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Wealthy and homeless residents try to coexist in the neighborhood with mixed results.

Homeless residents encounter support, hostility in Foggy Bottom

Wealthy and homeless residents try to coexist in the neighborhood with mixed results.

In Foggy Bottom, wealthy retirees, seniors short on income, privileged college students and people experiencing homelessness compete for attention from neighborhood groups and the District’s government.

These populations rarely interact. When they do, results vary.

Kazimir McMahon, 27, and his mother, Dale Johnson, run Watergate Gallery and Frame Design on the neighborhood’s western edge. Since Johnson bought the gallery from its original owner 40 years ago, she and her son have seen the positive and negative changes the neighborhood has undergone.

McMahon said he practically grew up at Watergate Gallery and Frame Design. “Just over in the corner with some toys,” he said, gesturing. (Claire Savage / The Wash)

McMahon said the neighborhood, which is primarily home to college students and adults older than 50, has become safer over the past decade.

“When I was probably about 14 years old, it was really sketchy down here, to the point where my dad was even wondering if we should get a gun because there were some not-so-great people that were hanging out around here,” McMahon said.

Although fewer homeless people hang out near the gallery since the public library in the Watergate complex closed, McMahon said he doesn’t attribute feeling safer to that shift.

A piece by Tony Palmer, an artist and homeless resident of Washington, D.C. (Whitney Petralia / The Wash)

“I’ve had more trouble with kids than I’ve had trouble with homeless people,” he said with a laugh.

Down the street from the gallery, dozens of people line up every morning for breakfast at Miriam’s Kitchen, which provides nutritious meals and housing support services to people experiencing homelessness.

Johnson works with Tony Palmer, a homeless artist who frequents Miriam’s Kitchen. She said she has sold several of his pieces for his profit.

“I’m happy to be able to help him,” Johnson said. “He has a camera, he takes pictures, he gets them made and he does paintings at Miriam’s Kitchen. He’s a good guy.”

People who are homeless sometimes come into the gallery and look at the art, Johnson said.

“I’ve never really had a problem with anybody,” Johnson said about homeless guests visiting her gallery. (Claire Savage / The Wash)

“They used to have benches out front, and this homeless guy used to sit there,” Johnson said. “He loved looking at the art and he sang. He had a beautiful voice. I just got used to him being there.”

Johnson said she has never had a problem with him or any other homeless visitor. But one day in 2005, she came back from a vacation and decided she was sick of having the homeless man outside her shop.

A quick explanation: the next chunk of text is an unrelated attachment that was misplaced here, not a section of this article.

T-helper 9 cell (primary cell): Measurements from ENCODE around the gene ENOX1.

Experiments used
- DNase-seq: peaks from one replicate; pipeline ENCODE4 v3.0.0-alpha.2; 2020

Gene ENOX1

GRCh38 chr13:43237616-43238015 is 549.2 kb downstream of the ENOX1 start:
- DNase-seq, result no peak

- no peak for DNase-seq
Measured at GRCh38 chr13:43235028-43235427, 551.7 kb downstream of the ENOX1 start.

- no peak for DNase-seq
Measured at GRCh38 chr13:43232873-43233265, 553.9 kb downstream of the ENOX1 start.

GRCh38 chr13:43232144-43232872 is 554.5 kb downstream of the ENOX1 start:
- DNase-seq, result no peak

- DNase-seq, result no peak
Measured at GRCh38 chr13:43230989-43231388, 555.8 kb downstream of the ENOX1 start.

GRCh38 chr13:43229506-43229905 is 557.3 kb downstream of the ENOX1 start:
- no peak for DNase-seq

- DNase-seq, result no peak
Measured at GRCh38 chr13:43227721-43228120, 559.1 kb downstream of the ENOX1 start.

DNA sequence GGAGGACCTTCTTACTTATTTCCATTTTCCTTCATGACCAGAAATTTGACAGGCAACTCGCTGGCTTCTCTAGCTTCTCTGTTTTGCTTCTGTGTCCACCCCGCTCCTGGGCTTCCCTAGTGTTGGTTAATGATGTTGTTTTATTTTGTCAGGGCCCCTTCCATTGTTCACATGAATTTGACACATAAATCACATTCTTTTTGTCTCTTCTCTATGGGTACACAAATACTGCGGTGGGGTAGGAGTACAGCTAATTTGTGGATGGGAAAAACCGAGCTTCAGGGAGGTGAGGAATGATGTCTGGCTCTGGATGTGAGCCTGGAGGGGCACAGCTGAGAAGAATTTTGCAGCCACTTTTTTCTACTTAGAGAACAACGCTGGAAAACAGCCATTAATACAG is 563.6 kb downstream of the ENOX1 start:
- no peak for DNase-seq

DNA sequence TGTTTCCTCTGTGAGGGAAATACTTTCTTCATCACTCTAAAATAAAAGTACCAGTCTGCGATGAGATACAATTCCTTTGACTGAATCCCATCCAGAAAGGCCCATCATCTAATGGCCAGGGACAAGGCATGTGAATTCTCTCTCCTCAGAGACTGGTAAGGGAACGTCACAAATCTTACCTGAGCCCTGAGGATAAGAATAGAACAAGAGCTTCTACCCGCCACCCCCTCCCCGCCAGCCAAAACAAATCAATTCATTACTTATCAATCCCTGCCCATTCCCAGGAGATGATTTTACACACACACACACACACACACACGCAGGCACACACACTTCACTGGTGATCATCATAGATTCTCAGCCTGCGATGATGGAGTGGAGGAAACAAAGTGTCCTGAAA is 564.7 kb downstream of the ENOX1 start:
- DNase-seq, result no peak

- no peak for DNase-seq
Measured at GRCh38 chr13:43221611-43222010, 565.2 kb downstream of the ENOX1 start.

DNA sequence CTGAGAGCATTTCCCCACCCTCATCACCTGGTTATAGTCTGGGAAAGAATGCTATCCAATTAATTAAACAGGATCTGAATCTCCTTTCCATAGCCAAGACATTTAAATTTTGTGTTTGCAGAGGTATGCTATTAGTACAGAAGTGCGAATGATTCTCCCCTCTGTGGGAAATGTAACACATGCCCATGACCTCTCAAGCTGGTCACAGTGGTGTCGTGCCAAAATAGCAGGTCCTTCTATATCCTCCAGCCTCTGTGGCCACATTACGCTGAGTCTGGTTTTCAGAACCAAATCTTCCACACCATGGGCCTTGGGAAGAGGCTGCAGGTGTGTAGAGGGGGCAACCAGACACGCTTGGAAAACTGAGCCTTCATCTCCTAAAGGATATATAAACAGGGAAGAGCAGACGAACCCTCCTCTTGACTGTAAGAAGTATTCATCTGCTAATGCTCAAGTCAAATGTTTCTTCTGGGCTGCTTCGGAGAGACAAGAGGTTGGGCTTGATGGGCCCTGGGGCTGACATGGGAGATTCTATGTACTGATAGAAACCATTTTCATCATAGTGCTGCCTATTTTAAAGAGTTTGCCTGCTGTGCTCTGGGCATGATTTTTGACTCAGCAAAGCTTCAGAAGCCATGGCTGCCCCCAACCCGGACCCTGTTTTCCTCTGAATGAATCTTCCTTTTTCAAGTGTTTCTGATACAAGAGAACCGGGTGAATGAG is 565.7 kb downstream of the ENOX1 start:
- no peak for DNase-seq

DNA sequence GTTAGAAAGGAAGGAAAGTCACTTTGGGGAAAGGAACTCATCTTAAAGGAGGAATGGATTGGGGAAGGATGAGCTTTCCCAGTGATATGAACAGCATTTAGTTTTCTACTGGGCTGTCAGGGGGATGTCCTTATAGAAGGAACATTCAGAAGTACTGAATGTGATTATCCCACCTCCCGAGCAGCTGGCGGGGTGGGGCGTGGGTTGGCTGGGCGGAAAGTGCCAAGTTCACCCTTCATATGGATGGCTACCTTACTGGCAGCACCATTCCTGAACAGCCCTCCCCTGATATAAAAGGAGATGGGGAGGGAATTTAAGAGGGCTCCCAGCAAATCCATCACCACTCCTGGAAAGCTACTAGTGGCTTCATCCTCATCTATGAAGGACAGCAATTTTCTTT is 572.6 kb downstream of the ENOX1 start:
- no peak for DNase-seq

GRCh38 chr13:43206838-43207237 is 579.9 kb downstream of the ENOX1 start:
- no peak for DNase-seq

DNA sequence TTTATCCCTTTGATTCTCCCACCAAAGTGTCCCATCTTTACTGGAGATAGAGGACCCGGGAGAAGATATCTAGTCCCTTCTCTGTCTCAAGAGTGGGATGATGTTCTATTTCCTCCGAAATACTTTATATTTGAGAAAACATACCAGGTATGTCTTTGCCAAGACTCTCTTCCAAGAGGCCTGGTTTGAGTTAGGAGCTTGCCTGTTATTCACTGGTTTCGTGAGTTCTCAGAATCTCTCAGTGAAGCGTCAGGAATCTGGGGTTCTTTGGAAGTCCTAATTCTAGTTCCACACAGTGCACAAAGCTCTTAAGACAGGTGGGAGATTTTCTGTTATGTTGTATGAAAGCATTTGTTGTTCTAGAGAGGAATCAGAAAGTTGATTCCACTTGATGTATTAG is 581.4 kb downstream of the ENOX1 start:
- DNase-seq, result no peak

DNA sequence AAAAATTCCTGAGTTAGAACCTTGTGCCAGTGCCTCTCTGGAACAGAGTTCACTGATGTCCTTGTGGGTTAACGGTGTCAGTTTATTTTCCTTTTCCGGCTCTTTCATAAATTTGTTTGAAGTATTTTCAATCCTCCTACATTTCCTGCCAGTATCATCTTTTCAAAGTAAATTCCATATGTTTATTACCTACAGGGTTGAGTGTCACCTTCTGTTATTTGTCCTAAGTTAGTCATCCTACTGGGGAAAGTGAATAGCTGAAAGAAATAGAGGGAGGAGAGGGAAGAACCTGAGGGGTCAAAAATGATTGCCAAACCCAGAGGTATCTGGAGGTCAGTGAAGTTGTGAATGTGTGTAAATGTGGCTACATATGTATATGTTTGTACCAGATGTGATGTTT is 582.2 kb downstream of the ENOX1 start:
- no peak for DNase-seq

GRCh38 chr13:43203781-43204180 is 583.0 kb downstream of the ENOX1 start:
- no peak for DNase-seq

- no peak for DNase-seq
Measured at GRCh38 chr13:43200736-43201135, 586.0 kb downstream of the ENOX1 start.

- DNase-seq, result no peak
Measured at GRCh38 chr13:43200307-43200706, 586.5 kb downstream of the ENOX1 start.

Johnson made a phone call and asked for the bench to be moved so the homeless man could no longer sit in front of the gallery. When he next came to the shop, Johnson said he was upset the bench had been moved.

“I told him, ‘Gosh, they went and moved the bench on you,’” she said. “I didn’t want him to think that it was me, because maybe he would have reacted in a negative way. I felt so bad.”

George Washington University sophomore Jillian Wolons serves as president of Student Neighborhood Advocacy Core, a group dedicated to involving students in the Foggy Bottom and District communities. This year, she is planning the annual Thanksgiving lunch with St. Mary’s Court, a low-rent apartment complex that provides subsidized housing to residents age 62 and older.

Wolons, 20, said St. Mary’s seniors look forward to the event.

“Conversations with these residents, it makes their whole week,” she said.

St. Mary’s is directly across the street from Miriam’s Kitchen, and residents and guests regularly cross paths. Philip Schrefer, 80, has lived at St. Mary’s for five years and is an Advisory Neighborhood Commission representative for Foggy Bottom. ANCs are District residents’ first line of defense when combating neighborhood problems.

“I’ve always been aware of the homeless,” Schrefer said. “I see them having meals nearby at Miriam’s Kitchen. I actually took a meal there myself once.”

Wolons (left) attends an October ANC meeting as a guest speaker. (Claire Savage / The Wash)

Tension can arise in ANC and Foggy Bottom Association meetings where fighting homelessness is the focus, Wolons said.

“There are members of the Foggy Bottom community that regularly attend ANC meetings that are very, very wealthy and hate that we focus on homelessness because they just want it to not be happening,” Wolons said. “They find those people to be taking up space in their community, making noise and just a disturbance overall, for the people living there.”